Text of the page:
As a general rule, women over 40 need more stimulation to become aroused enough for good sex. When we were young, just thinking about making love with our partners may have been enough to arouse us physically, but as we grow older, as sex hormones decrease and distractions build, it takes more. But not too much more. For some of us, reading a steamy novel will do it. For others, visual stimulation works better. A hot movie, for instance.
Ever since I first conceived of MiddlesexMD, one of my goals has been to gather a tasteful collection of erotica, visual and verbal art that will stimulate arousal in older women. All we had to do is find it, right? How hard could that be?
None of us at MiddlesexMD had really explored the world of erotic art. So we set our product buyer to work, buying up a sampling of the “state of the art,” beginning with films. She studied and chose a good selection, from how-to films to soft-boiled, story-centered erotic movies. We chose films targeted at women. And films targeted at older women. As the DVDs piled up in our product room, we decided to take an analytical approach to our selection.
Sort of analytical. We each invited a few girlfriends over for glass of wine, a viewing and a discussion.
Our goal was to review these films to gather criteria and characteristics of films that most appealed to our friends — some way to inform our buying choices for the store. Which would they use? Which would they recommend to their friends or watch with their partners? How would they rate them? What, specifically did they like about each? We had our notepads and our pens poised. We had poured the wine, curled up in front of the TV…
And then, showtime!
One film after another… fell flat on its face. We couldn’t watch more than a minute or two of any of them without reaching for the eject button. There was no analysis, no rating, no pulling apart criteria. We all… hated everything about all of them.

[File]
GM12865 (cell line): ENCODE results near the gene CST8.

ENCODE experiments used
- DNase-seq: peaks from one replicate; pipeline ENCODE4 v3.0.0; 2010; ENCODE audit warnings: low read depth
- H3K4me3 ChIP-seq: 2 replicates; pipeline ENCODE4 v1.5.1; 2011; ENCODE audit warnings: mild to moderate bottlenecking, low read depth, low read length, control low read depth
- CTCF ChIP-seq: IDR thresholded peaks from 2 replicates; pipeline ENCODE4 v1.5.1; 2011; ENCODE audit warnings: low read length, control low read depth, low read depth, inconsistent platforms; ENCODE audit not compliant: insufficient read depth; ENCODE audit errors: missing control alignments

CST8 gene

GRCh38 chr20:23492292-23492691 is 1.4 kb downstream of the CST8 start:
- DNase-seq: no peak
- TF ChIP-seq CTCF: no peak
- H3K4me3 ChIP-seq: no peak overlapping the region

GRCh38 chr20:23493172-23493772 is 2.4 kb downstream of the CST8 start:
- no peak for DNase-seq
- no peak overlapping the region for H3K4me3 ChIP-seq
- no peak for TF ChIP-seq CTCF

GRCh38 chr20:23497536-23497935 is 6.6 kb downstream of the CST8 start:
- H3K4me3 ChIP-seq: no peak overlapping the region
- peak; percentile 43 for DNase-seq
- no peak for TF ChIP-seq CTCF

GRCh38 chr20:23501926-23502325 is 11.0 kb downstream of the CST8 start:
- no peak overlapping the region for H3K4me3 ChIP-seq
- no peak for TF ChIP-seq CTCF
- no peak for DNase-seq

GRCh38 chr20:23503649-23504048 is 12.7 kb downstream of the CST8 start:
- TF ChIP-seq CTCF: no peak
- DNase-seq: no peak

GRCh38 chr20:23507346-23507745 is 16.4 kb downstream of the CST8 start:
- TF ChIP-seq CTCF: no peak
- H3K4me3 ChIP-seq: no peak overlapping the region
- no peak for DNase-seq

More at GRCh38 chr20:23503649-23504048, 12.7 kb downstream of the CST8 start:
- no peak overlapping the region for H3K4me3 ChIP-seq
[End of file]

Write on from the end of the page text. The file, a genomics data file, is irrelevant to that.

And we were disappointed. Really? Does it all really have to be so awful? We began again, discussing scenes in mainstream movies that we love, that work for us. We could easily name dozens of scenes that made us blush just recalling them. Scenes from the English Patient, Room with a View, Breathless, Nine and a Half Weeks, Body Heat, The Piano, Atonement, Shakespeare in Love, The Unbearable Lightness of Being, Looking for Mr. Goodbar, The Godfather, Sweetland, The Graduate, Under the Tuscan Sun, Thief of Hearts, Vicky Christina Barcelona, Moonstruck, anything with Daniel Craig in it. We exausted ourselves thinking of the scenes.
And what characteristics did these movies and scenes have that mattered to us? The story is important, the emotions feel real. There is a buildup of passion, tension, and release. The woman’s seduction receives detailed attention. In short, there is romance.
What we didn’t like? Explicit sex. Mechanics. We really enjoy using our imaginations to fill in, and are perfectly happy with closeups of rapt faces.
We learned a lot from each other that night. We learned, too, that among our friends, at least, we’d all rather read a good sex scene than watch one. So now we’re looking for really good erotica to offer in our store.
How about you? Have you found tried-and-true erotica that works for you? What do you like about it? Have you failed to find anything? What is it about the works you’ve tried that doesn’t work for you?
Dr. Barb DePree, M.D., has been a gynecologist and women’s health provider for almost 30 years and a menopause care specialist for the past ten.
Porn made me feel like a peeping Tom, which was NOT a turn-on. It also inspired concern for the people involved and their sick lives, wondering whether they’re doing it for drug money or why else they’d be so desperate. I can’t imagine they’re actually enjoying it. Play-acting sex must wreck their real sex life, not to mention their love life! After all, who would want their lover to do it for money in front of everybody with somebody else? Ick.